You can download a copy of the full survey report here.
Given the resurgence of intolerant language and attitudes engendered by the Brexit and US election campaigns, at Learn2Think we wanted to understand how children of a young age experienced the world and expressions of intolerance.
The survey was undertaken to anonymously explore primary school aged children’s experience of such behaviour, and any thoughts they might have on how to make the world a more tolerant place.
An interesting analysis post-election in the US was the different voting patterns by age, and the fact that Trump would not have been elected by millennial voters. This underscores the fact that as generational shifts occur, we see changes in how society accepts increased diversity and creativity.
We developed the ToDay programme to mark the UN International Day for Tolerance as it appears increasingly important that we make acceptance, understanding and dialogue central to the way we educate our children.
These are their thoughts:
Have people been mean to you because you’re different?
For over 40 per cent of respondents, someone has mean to them because they were different.
It is sad to recognise that a number of children are already experiencing the impact of being seen as different, even at primary school, and the ways in which their peers can react to that difference.
Twenty three per cent of children have experienced meanness because they behave or act differently to their peers, and 19 per cent because they look different, while 14 per cent have suffered because their opinions or beliefs differ.
Why do you think people are mean to those who are different?
The children who responded to the survey clearly recognise that one of the reasons that children are mean to them is because of factors that have nothing to do with them. Eighty-eight per cent of respondents felt that people were mean because they want to feel better than other people, or that they were simply mean.
Yet 36 per cent of the children were aware that people can be mean about others because they’ve heard or been told bad things about them, seeing this as a driving force behind people being mean.
The importance of getting to know people also came through the responses as an important element in making a difference to behaviour, with 25 per cent of the children thinking the problem is caused by people not knowing them properly and a further 20 per cent thinking it’s because they’ve never seen this sort of difference and are afraid of it.
There were a few instances where a child said outright that the behaviour they experienced was because of their skin colour, or their attacker was racist, or didn’t like their religion. Given the natural open-mindedness of most children, it is the insidious nature of intolerance, the idea that that which is different is wrong, which is of such concern at such a young age.
Comments from the children suggested we include the notion that their attackers could be jealous, they could have horrible things happening at home, or that they’d been bullied themselves, or even that they were worried that they were going to be bullied so it was safer to join in on an attack.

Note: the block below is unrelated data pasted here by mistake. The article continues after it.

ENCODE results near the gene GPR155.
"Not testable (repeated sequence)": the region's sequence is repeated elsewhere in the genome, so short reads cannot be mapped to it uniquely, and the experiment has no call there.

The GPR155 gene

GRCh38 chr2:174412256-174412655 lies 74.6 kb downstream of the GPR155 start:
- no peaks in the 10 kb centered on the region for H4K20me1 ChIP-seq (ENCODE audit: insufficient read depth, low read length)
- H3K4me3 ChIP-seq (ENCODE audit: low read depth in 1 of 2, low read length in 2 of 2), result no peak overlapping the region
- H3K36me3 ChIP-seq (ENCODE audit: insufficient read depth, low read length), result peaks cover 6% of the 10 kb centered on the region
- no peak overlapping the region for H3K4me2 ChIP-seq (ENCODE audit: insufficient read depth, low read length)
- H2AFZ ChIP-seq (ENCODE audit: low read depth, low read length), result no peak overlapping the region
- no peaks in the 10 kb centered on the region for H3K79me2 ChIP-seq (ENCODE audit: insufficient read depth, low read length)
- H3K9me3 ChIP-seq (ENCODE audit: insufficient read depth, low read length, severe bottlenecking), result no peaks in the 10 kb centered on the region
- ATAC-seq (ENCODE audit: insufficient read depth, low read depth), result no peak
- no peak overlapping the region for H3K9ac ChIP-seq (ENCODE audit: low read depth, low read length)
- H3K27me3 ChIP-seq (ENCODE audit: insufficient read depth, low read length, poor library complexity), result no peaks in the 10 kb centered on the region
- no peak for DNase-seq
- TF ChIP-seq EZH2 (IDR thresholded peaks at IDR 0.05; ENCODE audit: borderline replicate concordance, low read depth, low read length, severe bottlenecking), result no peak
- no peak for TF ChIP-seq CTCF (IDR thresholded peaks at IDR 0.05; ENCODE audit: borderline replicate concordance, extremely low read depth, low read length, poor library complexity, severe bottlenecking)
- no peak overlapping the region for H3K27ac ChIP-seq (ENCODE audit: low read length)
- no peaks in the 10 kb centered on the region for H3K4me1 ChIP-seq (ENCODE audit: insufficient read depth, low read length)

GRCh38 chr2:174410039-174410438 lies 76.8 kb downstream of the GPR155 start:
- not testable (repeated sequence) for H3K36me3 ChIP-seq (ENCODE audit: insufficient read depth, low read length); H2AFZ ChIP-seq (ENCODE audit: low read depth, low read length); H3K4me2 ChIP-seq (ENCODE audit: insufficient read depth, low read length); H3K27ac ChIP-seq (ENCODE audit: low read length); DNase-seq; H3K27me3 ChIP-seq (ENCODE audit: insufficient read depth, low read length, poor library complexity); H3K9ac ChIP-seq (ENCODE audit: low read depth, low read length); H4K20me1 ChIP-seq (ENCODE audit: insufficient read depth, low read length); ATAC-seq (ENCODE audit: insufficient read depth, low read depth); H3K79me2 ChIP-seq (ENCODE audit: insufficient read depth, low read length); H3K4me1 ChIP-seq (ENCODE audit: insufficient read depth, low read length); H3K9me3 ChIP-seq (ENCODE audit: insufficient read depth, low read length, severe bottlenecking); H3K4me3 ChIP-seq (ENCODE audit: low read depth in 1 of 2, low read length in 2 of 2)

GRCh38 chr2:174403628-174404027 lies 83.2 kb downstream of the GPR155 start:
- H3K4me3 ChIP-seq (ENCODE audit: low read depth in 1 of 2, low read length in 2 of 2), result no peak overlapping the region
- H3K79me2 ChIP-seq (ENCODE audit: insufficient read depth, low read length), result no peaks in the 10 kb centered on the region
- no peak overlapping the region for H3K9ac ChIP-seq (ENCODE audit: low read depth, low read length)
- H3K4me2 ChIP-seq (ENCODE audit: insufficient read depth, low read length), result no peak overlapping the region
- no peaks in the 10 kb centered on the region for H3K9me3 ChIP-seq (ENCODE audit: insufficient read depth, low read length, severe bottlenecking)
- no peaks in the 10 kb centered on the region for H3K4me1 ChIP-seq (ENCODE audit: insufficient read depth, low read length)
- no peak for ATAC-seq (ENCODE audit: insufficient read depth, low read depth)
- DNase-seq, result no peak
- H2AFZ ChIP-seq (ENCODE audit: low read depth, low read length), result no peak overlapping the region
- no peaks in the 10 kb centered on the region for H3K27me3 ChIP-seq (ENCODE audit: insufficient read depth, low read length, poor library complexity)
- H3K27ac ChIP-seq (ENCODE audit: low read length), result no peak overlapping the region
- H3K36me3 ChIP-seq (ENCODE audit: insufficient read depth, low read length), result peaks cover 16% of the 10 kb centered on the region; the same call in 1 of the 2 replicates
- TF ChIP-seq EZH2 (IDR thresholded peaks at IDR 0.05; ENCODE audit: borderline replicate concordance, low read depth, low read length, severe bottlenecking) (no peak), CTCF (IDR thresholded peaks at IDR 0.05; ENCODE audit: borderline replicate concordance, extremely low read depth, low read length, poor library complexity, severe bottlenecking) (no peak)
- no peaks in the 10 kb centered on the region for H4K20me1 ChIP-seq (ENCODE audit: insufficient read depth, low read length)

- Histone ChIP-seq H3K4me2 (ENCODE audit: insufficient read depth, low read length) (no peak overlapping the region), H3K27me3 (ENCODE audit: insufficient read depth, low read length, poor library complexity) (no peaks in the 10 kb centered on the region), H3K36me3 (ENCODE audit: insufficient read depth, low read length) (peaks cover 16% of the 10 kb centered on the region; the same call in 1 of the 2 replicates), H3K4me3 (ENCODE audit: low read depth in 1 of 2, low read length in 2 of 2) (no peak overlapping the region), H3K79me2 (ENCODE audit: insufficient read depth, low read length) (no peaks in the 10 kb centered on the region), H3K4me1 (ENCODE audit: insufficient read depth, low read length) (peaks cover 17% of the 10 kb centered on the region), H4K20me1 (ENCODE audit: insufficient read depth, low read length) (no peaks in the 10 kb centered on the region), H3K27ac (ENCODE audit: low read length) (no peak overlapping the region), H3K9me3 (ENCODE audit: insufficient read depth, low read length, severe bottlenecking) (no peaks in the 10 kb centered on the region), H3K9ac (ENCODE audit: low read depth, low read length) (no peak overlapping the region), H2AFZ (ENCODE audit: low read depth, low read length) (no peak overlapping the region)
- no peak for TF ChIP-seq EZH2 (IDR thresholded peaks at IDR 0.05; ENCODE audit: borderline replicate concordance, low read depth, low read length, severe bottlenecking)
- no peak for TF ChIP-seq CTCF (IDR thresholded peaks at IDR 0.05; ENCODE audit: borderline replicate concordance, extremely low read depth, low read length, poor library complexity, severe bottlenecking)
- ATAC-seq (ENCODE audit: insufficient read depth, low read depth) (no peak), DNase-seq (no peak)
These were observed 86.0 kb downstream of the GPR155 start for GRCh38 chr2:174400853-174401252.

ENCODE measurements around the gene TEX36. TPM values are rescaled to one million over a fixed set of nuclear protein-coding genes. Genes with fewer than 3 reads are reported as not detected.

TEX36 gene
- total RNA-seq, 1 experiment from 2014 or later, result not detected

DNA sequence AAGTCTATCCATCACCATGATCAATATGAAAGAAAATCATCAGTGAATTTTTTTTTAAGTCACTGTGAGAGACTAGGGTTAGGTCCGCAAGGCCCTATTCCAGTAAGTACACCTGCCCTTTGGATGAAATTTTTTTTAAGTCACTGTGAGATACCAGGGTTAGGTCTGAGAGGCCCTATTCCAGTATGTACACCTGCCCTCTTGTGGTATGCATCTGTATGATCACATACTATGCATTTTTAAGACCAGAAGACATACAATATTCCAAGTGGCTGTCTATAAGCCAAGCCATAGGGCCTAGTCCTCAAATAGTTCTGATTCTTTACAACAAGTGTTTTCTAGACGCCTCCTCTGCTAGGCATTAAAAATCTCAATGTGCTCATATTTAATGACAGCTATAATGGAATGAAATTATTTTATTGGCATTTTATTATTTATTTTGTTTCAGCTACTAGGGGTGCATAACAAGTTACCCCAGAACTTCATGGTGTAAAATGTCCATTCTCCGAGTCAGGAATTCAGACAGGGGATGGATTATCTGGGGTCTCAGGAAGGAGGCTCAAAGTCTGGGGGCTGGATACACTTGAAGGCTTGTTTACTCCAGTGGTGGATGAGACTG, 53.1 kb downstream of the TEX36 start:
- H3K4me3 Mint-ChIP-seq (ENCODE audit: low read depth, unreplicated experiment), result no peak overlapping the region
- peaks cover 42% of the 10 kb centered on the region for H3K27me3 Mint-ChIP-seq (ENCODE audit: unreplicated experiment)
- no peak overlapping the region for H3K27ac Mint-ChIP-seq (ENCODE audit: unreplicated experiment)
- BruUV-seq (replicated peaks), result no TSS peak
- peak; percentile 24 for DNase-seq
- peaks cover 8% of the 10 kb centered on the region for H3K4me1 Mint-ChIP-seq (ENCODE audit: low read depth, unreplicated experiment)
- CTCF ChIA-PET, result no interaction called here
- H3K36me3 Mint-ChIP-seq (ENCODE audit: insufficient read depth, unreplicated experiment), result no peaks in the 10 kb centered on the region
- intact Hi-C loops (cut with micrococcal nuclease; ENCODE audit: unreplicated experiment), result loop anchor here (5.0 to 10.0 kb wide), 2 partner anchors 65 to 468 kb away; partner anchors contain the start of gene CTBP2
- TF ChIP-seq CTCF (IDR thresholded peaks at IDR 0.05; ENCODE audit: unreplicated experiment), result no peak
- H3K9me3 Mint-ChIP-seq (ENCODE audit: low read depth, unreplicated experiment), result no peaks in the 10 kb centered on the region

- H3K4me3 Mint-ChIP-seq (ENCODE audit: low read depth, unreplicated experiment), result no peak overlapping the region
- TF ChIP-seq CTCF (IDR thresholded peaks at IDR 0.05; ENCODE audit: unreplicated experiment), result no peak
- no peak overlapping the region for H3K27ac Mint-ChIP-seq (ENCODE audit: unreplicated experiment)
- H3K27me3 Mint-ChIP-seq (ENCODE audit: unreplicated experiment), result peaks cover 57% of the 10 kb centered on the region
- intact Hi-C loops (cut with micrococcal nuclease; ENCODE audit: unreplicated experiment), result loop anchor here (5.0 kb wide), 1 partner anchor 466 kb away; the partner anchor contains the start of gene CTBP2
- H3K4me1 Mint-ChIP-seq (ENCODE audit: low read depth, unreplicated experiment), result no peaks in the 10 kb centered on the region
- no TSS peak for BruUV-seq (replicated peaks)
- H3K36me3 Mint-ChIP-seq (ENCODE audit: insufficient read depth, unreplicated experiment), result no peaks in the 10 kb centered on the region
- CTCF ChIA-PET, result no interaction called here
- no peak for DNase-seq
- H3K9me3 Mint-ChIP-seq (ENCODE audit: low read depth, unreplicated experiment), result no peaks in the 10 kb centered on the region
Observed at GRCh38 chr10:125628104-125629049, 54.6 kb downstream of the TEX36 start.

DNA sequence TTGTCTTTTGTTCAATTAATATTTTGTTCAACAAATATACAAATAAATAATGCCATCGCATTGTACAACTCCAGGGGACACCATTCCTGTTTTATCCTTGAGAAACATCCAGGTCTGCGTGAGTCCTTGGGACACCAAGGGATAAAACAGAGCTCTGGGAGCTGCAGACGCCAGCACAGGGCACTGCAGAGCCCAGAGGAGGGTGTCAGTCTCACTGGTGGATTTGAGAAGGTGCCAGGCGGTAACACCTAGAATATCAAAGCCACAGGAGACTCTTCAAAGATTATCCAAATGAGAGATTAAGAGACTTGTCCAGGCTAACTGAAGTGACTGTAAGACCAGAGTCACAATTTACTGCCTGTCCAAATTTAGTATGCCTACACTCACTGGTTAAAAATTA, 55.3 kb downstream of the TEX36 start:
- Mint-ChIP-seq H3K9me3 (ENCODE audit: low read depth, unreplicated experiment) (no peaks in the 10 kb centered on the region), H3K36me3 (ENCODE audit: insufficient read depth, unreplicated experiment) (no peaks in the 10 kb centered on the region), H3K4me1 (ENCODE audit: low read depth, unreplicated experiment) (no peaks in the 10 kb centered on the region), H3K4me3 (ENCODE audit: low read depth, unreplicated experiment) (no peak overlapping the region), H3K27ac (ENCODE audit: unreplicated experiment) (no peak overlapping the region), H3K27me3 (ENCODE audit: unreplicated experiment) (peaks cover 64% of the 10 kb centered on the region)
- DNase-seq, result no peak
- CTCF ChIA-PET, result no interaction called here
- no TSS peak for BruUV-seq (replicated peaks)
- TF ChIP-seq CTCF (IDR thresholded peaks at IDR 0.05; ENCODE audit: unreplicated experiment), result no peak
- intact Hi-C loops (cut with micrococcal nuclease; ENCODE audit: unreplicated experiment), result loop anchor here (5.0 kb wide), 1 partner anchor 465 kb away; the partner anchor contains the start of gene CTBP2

What do you think could make the world a more tolerant place?
Perhaps most impressive was the result that 53 per cent of children said that the most important way of making the world a more tolerant place would be if people were kinder to each other.
While only 14 per cent of children said the most important thing was to make the world more tolerant was for adults to listen to children more, there were a significant number of children who thought that this was the second or third most important thing, at 43 per cent.
A significant number of the children also felt that finding new and different things exciting and not scary was the second and third most important element to a more tolerant world, at 34 per cent.
How could we make people less afraid of those who are different?
One of the most important findings from the survey were the ways in which we could make people less scared of each other and they were: learning more about people who are different; thinking about the things we have in common; and talking more to people who are different. These came in at 40 per cent, 32 per cent and 28 per cent respectively.
It’s worth noting however that many of the children made comments about how important it was to make friends with people who are different, to experience their lifestyles and to play together. One child suggested having a talk with class mates about why we are different. It’s clear that children recognise that understanding each other is crucial to getting along, probably a suggestion that adults could learn from. And remember, as one child pointed out, “It does not matter if you’re different, you’re perfect the way you are in different ways.”
Questions for the Prime Minister
Many of the same questions arose and unsurprisingly many of those questions focused on issues around fairness and the need to prevent bullying. There was a definite interest in the need for more kindness and a surprising number of children were politicised, with varying calls for the right of children to vote, either generally or at least on matters that would impact them.
We have identified the questions which arose and listed them below but the questions most often raised – up to 10-15 times - were about children’s right to vote on things that affect them, and the problems and challenges of inequality (whether of access to money, home, healthcare or food).
Children just seem to want the world to be a fairer place.